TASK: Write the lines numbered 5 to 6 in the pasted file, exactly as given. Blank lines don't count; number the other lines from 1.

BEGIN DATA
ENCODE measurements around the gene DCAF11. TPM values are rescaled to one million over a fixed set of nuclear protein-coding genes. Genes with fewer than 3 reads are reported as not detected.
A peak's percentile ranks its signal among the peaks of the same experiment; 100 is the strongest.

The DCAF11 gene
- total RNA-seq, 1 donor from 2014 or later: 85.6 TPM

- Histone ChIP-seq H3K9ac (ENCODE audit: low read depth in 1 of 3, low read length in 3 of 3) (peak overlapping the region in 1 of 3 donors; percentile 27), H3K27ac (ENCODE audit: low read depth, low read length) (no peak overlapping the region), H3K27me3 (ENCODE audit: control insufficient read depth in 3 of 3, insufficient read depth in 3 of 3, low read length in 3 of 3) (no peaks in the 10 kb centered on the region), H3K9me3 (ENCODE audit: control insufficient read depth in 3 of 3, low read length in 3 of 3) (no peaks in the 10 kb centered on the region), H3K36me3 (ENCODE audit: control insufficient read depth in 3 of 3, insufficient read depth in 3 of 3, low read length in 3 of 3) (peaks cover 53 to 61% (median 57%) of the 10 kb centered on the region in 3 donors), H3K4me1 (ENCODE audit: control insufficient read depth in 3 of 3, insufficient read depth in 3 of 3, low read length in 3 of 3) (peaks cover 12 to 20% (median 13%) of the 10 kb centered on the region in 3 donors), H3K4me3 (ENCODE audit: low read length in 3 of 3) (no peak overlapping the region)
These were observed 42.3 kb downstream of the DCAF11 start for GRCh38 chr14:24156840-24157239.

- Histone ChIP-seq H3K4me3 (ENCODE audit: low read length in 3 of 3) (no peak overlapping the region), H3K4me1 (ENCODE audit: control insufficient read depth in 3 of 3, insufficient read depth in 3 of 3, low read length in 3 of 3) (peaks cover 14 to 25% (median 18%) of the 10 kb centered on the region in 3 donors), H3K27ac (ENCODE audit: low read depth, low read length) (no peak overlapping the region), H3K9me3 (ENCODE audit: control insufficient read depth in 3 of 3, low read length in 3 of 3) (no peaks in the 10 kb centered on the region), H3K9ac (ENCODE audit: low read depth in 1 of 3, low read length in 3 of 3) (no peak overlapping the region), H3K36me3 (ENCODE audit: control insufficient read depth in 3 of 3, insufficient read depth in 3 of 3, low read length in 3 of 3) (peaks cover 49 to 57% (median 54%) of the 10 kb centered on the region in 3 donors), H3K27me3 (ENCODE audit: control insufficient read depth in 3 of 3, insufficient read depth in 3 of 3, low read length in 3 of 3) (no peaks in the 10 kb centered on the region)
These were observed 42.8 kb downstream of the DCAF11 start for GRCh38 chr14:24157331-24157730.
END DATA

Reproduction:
- Histone ChIP-seq H3K9ac (ENCODE audit: low read depth in 1 of 3, low read length in 3 of 3) (peak overlapping the region in 1 of 3 donors; percentile 27), H3K27ac (ENCODE audit: low read depth, low read length) (no peak overlapping the region), H3K27me3 (ENCODE audit: control insufficient read depth in 3 of 3, insufficient read depth in 3 of 3, low read length in 3 of 3) (no peaks in the 10 kb centered on the region), H3K9me3 (ENCODE audit: control insufficient read depth in 3 of 3, low read length in 3 of 3) (no peaks in the 10 kb centered on the region), H3K36me3 (ENCODE audit: control insufficient read depth in 3 of 3, insufficient read depth in 3 of 3, low read length in 3 of 3) (peaks cover 53 to 61% (median 57%) of the 10 kb centered on the region in 3 donors), H3K4me1 (ENCODE audit: control insufficient read depth in 3 of 3, insufficient read depth in 3 of 3, low read length in 3 of 3) (peaks cover 12 to 20% (median 13%) of the 10 kb centered on the region in 3 donors), H3K4me3 (ENCODE audit: low read length in 3 of 3) (no peak overlapping the region)
These were observed 42.3 kb downstream of the DCAF11 start for GRCh38 chr14:24156840-24157239.